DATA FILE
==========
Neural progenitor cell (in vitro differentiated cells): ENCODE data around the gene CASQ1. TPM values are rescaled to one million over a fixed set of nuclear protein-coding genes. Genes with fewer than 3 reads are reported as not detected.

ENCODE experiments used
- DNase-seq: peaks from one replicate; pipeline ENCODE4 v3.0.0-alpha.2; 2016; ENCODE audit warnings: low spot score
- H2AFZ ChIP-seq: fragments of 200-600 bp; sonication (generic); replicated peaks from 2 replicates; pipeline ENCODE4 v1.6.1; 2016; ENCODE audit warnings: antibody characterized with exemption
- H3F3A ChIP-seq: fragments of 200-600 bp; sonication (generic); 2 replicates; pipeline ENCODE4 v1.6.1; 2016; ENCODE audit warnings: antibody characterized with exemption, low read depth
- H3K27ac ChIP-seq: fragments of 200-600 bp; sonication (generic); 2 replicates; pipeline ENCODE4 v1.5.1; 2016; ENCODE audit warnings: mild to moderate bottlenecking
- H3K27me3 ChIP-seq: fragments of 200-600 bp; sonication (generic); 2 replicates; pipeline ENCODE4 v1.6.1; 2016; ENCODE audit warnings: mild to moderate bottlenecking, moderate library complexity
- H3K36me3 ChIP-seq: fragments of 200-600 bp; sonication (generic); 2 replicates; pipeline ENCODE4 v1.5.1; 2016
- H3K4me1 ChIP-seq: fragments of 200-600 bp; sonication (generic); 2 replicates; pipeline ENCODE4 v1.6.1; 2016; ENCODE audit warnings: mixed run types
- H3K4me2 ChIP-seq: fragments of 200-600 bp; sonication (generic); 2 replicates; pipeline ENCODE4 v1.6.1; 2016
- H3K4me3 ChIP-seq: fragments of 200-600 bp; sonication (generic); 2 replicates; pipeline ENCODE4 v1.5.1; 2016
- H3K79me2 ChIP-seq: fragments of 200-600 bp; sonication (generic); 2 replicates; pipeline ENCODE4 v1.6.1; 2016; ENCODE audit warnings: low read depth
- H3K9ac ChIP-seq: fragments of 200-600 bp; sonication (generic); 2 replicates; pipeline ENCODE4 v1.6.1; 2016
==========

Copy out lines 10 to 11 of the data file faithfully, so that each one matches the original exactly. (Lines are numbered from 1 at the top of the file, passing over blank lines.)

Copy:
- H3K4me2 ChIP-seq: fragments of 200-600 bp; sonication (generic); 2 replicates; pipeline ENCODE4 v1.6.1; 2016
- H3K4me3 ChIP-seq: fragments of 200-600 bp; sonication (generic); 2 replicates; pipeline ENCODE4 v1.5.1; 2016